This ‘naming of parts’ is a recent human phenomenon. It is only in the past 350 years (give or take a few) that we, as a species, have got involved in cataloguing what is also sharing the planet with us, purely out of curiosity and the wish for knowledge. There were of course names for certain organisms before this, but they were given out of necessity, to be able to identify those of use (either for food, medicine or artistic purposes) or to be safe in knowing which were harmful.

I think that the unquestioning identification of ‘life’ is a modern ill. Psychologists suggest that we assume superiority over what is being named. ‘Man’ used to believe that ‘he’ belonged to the land – we now think that land belongs to us along with the life forms on it. I still carry on trying to name what is before me. I enjoy doing so. But I do stand back from that and wonder whether or not it removes me from a more pure form of appreciation of it.

Please let me give an example of what I'm on about. A few years ago I went to Malaysia and spent three weeks in the rain forest. I was birding and focused on that and that alone. My knowledge of other life forms in that habitat was poor. During this time I came across many butterflies, maybe as many as a couple of hundred species. I couldn't name one of them. Instead of being frustrated by this I was liberated. When I came across a crowd of them feeding at a puddle or underneath a fruiting tree, instead of trying to identify the many species present I was able to just watch them for what they were - beautiful insects. I still treasure these moments as among the most vivid in my natural history experiences. Tellingly, not one of those species that were a part of these experiences was named.

Wednesday, 14 March 2012

Epiphyas postvittana...

... is finally on the garden moth year list taking me up to 17 species.

It's been a strange week. With spring yelling out at me with sunshine, bees, flowers, butterflies and warmth, I'm feeling decidedly underwhelmed. Content, yes. Enjoying it all, yes. But still slightly detatched from it all. I'll never understand myself, so what chance has anybody else of doing so...

Sunday, 11 March 2012


The past few nights has seen a little bit of back garden MV action. Additions for the year have been:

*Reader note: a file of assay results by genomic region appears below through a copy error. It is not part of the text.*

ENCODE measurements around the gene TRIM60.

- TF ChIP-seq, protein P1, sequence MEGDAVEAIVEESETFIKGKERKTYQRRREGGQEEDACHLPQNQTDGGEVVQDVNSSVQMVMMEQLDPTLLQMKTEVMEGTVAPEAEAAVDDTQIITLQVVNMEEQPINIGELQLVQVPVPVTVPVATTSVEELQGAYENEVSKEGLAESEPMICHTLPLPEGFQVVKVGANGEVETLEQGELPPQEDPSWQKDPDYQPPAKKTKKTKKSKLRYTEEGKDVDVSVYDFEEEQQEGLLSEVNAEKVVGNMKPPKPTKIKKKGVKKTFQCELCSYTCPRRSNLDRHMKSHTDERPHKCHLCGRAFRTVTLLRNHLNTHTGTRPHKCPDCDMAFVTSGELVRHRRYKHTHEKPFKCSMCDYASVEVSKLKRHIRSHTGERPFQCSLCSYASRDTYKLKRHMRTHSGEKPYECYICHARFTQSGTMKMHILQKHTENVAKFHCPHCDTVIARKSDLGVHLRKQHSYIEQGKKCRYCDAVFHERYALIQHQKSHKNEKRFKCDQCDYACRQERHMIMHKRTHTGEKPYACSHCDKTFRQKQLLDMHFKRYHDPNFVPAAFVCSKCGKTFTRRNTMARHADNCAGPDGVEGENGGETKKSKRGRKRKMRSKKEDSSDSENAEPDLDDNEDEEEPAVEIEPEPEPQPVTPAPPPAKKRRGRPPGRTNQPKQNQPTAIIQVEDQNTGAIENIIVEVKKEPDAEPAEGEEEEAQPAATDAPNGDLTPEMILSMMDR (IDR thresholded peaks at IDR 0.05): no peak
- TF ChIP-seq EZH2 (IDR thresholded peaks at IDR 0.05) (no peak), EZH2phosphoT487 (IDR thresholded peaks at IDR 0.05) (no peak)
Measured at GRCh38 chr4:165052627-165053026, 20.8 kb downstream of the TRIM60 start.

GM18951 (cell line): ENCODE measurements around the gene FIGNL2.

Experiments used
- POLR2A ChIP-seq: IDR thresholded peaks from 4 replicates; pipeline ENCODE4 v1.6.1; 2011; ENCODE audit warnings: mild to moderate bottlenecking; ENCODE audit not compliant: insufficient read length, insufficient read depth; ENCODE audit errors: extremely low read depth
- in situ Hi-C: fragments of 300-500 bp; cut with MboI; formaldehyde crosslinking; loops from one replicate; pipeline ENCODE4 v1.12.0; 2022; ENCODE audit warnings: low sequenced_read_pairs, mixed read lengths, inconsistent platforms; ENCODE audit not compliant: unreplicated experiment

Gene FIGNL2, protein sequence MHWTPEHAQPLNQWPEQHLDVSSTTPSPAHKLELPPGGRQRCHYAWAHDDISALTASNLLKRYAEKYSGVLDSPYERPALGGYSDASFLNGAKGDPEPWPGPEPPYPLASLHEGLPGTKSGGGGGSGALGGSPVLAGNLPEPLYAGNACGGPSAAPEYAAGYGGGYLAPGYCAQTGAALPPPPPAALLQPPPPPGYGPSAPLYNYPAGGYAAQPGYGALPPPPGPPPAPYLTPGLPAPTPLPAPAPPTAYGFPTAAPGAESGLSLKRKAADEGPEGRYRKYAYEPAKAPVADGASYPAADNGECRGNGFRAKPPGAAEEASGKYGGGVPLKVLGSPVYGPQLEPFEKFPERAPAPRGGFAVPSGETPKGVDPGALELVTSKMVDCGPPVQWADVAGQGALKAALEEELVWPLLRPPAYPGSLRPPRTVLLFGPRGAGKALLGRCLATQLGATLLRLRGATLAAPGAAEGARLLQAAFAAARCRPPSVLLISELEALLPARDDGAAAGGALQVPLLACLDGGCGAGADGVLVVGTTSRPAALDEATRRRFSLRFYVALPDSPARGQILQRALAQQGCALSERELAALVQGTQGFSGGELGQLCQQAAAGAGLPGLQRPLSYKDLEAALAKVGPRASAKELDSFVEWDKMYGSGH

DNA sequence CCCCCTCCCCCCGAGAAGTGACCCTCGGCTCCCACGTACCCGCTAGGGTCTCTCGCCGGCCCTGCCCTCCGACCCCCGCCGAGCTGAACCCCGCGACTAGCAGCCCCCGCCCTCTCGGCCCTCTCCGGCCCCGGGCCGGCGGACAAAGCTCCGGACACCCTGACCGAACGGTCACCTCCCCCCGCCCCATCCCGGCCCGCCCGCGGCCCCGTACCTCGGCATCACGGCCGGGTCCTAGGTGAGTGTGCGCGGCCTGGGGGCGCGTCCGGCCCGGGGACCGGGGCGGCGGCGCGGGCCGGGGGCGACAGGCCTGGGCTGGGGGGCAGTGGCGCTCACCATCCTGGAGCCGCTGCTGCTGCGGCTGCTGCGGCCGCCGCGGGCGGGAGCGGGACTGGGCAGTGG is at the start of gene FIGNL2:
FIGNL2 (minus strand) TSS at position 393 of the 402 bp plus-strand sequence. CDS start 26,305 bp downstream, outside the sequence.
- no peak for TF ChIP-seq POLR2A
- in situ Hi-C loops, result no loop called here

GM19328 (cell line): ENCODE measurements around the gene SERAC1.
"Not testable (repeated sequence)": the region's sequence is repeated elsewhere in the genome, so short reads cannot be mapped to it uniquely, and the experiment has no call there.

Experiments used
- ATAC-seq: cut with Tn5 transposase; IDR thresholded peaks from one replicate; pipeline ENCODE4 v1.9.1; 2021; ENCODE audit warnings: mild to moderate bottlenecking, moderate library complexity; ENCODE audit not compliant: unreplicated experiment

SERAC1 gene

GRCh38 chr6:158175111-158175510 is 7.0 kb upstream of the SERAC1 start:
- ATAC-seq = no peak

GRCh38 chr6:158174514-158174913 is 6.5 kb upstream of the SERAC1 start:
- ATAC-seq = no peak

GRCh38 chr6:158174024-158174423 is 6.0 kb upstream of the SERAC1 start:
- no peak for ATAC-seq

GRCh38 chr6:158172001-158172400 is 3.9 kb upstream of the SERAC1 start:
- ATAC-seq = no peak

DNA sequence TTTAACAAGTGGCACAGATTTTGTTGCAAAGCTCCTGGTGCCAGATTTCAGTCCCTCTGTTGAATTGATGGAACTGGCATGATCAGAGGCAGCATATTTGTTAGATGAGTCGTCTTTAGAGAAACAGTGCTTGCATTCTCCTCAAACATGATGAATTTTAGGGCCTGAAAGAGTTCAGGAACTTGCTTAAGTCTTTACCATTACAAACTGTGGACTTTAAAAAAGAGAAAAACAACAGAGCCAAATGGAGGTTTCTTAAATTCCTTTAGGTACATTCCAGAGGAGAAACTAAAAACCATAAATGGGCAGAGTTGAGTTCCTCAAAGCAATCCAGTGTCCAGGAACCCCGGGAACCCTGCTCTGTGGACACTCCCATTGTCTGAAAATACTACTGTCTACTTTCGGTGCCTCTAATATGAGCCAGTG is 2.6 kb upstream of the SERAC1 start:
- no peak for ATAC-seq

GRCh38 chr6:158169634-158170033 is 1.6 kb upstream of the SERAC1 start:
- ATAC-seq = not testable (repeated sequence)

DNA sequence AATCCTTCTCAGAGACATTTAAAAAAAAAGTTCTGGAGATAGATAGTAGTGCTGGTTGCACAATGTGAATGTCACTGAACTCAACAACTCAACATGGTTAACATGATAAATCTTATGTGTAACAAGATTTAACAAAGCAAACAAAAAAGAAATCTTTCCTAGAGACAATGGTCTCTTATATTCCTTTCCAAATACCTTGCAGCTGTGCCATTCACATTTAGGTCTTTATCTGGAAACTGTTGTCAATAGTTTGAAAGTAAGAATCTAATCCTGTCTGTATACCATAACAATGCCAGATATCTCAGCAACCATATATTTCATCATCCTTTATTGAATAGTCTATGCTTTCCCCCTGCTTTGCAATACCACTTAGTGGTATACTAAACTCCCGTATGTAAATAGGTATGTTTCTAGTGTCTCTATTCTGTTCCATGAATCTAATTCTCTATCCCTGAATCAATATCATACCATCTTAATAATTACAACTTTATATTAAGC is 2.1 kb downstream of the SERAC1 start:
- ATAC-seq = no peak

2nd March - Common Quaker
9th March - Diurnea fagella, Double-striped Pug, Small Quaker
10th March - Clouded Drab (above)

Today saw one of my year highlights - the first butterfly. The 2012 award goes to a Brimstone, that was twice seen flitting through the front garden between 12.30 - 13.00hrs.

2012 back garden moth total limps to 16 species

Friday, 9 March 2012

No data = data

I think it was Bill Oddie who advocated the practice of wringing birding mileage out of 'nothing'. The example he used (if it were indeed he) was the art of turning a perceived lack of data into bird report entries, such as 'No breeding Stonechats at Empty Common this year', or 'observer reports no spring passage of Whinchat at Boring Reservoir' and 'No Wood Sandpipers at Smelly Sewage Farm for the first time since 1957'.

So, in light of nothing to talk about, let me present my very own post about - lack of data.

So far this year I have not recorded a single Light Brown Apple Moth (Epiphyas postvittana). This is highly unusual in that over the past few years it has become one of my commoner winter moths. Am I facing a local extinction or a plummet in the local population? Has this lack of presence been noticed elsewhere?

No data = data. As the Americans would say (and also our increasingly brainwashed youth), go figure...

Sunday, 4 March 2012

Welcome to the bogdump

Beddington Sewage Farm has been given the nickname of 'The Bogdump' by some of the members of 'The Beddington Farm Bird Group'. You could take the name as a term of endearment, or accept it as a bittersweet acceptance as to what the area has become. Either way, it is a fairly accurate description of the place.